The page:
I could go on, and on.

     

  • Margaret Yvonne Quarshie

    What a beautiful piece, Iona!  Talk of telepathy, I happen to be reading a book which touches in many ways on what you have so boldly highlighted – the increasing gap between the rich and poor caused by rapid technological advancements and the fact that in the very near future, jobs will no longer be guaranteed.  The book is by Robert Kiyosaki  “Rich Dad’s Conspiracy of the Rich” – the 8 New Rules of Money.  Peter Steinegger also hit the nail on the head! Kudos to you all and your postings.

  • Kudakwashe Mutara

    Your observations are very correct Iona. The biggest challenge will be learning in order to adapt to such a challenging world. As technology improves and complicates the world, children increasingly become reluctant to learn and work. The world in which some of us grew up lacked information and knowledge and therefore we actively searched for it. Today one just presses a button on some small machine and information rolls out. However, that information begs someone to read it and that is where my biggest worry is. How are the majority of the lazy children going to cope? Another issue is the accessibility of technology to disadvantaged communities. In developing countries the inaccessibility of information will be even greater. When you consider the fact that in South Africa there are children who still have classes in mud classrooms, you wonder how such children can be prepared for this new world. When you think of children in war zones such as the Democratic Republic of Congo, Somalia and so on, you wonder what role they will play in such a highly technological and unfriendly environment. The levels of inequalities between and among communities and countries will be endemic to say the least. Just try to see the differences in the pictures of current lives in Brynston in Johannesburg, informal settlements and rural Lusikisiki in Eastern Cape. Some people can become extinct in that new world because they may not cope.

  • Peter B. Steinegger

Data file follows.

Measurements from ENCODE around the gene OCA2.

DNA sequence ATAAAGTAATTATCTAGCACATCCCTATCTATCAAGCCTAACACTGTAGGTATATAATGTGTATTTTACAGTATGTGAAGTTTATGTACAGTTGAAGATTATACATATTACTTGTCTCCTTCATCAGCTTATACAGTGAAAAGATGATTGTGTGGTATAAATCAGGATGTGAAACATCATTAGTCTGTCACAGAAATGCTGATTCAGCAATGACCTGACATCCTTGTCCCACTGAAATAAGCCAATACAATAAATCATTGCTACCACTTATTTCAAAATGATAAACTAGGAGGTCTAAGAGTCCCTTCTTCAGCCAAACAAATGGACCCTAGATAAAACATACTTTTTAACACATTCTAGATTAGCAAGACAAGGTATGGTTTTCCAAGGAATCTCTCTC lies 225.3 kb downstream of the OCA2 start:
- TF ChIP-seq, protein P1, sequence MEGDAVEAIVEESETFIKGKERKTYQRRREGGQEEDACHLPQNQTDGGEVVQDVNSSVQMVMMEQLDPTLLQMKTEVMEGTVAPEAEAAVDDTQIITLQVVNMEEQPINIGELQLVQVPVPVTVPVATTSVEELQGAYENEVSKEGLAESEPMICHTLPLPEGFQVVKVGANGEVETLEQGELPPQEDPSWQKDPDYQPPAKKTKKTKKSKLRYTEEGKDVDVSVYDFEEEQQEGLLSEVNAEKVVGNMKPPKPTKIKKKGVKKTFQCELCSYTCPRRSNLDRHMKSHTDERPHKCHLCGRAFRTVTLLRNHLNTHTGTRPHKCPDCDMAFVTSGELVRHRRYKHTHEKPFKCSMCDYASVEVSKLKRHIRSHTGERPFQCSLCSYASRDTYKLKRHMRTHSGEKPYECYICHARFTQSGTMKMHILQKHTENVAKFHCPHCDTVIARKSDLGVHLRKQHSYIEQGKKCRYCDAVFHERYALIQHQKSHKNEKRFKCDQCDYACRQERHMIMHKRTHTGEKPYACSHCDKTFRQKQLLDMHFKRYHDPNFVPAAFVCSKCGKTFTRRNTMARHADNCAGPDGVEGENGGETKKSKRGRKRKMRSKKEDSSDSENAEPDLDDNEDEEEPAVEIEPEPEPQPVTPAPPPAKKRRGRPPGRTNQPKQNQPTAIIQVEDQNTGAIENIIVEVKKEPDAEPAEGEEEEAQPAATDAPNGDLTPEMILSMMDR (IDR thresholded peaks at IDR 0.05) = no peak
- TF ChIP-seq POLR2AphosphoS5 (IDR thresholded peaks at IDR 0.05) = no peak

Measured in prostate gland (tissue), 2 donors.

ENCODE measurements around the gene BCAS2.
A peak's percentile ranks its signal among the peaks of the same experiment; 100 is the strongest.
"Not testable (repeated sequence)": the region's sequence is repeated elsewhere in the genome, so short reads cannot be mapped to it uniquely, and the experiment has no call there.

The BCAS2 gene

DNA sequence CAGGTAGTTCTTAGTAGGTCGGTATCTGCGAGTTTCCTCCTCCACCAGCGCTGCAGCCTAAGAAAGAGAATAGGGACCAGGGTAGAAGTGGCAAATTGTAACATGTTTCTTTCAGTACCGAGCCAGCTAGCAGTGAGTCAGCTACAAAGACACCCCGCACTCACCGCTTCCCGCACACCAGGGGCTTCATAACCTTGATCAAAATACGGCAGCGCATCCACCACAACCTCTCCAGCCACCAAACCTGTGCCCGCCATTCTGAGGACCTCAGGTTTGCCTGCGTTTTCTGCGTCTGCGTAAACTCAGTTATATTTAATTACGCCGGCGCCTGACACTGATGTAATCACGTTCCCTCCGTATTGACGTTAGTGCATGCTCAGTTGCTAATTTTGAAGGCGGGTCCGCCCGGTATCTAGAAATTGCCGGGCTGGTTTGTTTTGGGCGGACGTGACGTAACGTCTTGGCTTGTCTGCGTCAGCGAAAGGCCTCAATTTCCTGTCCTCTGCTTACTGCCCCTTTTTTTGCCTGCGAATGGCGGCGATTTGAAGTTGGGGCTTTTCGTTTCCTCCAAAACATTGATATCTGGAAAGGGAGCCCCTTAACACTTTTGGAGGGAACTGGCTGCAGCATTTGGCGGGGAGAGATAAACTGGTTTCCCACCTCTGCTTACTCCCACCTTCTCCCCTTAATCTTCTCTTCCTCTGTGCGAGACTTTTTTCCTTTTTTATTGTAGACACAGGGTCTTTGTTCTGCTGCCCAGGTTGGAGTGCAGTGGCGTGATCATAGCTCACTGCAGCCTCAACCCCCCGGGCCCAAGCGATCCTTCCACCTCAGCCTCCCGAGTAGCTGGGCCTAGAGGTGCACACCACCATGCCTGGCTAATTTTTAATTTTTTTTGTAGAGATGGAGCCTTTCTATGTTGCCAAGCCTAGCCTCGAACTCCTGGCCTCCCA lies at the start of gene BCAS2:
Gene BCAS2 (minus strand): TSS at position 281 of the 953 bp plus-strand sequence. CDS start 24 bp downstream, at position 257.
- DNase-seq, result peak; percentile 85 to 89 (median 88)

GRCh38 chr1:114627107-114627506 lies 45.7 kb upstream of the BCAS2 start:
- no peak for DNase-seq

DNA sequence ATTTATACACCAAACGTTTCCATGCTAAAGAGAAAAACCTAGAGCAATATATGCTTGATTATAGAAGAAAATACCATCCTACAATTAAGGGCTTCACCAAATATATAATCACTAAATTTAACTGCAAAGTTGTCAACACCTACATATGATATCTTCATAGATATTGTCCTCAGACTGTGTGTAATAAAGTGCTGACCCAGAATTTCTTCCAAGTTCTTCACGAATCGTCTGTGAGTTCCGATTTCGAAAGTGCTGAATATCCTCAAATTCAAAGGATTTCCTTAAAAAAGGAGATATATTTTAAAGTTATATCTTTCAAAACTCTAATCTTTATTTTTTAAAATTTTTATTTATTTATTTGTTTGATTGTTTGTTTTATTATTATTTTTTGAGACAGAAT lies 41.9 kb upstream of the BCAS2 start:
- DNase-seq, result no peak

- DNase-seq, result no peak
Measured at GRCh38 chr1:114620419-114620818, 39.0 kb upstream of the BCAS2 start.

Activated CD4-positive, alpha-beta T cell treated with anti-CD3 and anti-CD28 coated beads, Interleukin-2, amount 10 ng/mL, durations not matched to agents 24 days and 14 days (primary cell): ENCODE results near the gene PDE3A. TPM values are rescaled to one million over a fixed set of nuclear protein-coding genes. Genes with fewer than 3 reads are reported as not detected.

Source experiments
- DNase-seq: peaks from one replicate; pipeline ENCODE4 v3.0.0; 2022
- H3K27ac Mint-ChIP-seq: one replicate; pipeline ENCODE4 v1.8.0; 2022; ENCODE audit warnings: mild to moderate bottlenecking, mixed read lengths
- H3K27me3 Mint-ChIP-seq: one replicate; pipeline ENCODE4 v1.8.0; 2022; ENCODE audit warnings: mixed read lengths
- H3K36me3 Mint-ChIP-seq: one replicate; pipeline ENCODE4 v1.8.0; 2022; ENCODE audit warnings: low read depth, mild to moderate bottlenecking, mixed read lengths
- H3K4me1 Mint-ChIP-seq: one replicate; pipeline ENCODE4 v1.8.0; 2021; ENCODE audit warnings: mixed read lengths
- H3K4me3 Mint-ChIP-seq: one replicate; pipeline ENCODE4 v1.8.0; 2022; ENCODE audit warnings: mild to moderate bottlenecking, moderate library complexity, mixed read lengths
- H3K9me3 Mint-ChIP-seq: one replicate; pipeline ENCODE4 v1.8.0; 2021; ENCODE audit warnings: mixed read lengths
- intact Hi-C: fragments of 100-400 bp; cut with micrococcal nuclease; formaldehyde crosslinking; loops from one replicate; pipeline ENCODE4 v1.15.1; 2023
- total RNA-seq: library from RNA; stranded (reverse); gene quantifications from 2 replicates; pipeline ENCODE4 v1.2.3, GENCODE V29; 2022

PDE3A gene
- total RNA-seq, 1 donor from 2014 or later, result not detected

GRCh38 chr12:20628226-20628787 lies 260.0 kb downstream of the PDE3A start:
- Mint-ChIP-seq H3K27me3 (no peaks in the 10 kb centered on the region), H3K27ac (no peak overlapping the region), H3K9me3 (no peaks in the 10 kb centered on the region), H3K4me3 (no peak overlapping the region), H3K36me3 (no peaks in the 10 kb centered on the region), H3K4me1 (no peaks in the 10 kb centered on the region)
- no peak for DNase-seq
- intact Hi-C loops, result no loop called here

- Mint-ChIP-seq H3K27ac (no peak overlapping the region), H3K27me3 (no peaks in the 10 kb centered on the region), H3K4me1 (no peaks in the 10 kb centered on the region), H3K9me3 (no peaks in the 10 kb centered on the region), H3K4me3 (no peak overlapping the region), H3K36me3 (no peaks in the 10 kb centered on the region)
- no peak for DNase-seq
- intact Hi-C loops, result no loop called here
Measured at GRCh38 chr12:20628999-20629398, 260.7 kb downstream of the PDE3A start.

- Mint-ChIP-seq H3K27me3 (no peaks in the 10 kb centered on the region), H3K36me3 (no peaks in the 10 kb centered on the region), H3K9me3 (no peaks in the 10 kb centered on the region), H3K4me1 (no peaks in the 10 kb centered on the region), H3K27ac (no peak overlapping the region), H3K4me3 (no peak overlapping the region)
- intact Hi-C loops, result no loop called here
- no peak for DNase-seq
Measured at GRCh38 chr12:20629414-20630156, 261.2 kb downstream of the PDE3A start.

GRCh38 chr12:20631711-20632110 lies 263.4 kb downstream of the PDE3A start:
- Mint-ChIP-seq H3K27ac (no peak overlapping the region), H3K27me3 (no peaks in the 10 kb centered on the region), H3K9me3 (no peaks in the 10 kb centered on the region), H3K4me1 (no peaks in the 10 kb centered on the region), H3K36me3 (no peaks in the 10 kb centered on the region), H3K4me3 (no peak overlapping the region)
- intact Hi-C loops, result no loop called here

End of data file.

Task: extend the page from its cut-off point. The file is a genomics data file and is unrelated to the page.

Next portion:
How awesome that Bob Dylan’s meaning for that song addressed the personal inner resources and ability to stay healthy and experience changes in a state of wellness, wellbeing and health. The changes in the world he was addressing through his music were detrimental to the human wellbeing, he addressed a critical look at the US war against Vietnam and the detriment caused, ironically the implications are still rooted in that generation of Americans and Vietnamese. In the current changing world, psycho-emotional and mental health related issues (vastly due to stress) has been declared by the World Health Organisation as the number one threat to our well being and coping in this super-sonic age we live in. Technology is moving faster than what our ‘amoebic’ human organism is able to cope with (we seem to suffer from excessive stress and lack of life-skills-resources to reduce it). We barely cope, we are on the brink of overwhelm and we all know someone who manifests those symptoms, incl addictions to all sorts. The picture sketched about  where technology will take us in only rosy if we are equipped to make changes which absorb and integrate those changes. Fortunately, technology too, enables us to understand the human organism better than ever before (at least we think so) . Neuroscience in particular has added hugely and beneficially. Yet technology in that regard has also been to slow (or prevented by other ideologies at work). These new insights have not yet fostered down to rank and file. There are methods and techniques out there based on those latest, cutting edge scientific findings and are hugely beneficial to foster coping skills, wellness and holistic health. No wonder that our super-sonic technology driven lives also drives the race to stay sane and psycho-emotionally intact. As a practitioner in neuro-physiological modalities, including TRE, I have a special interest and passion to contribute preparing the human organism to cope in the present and hence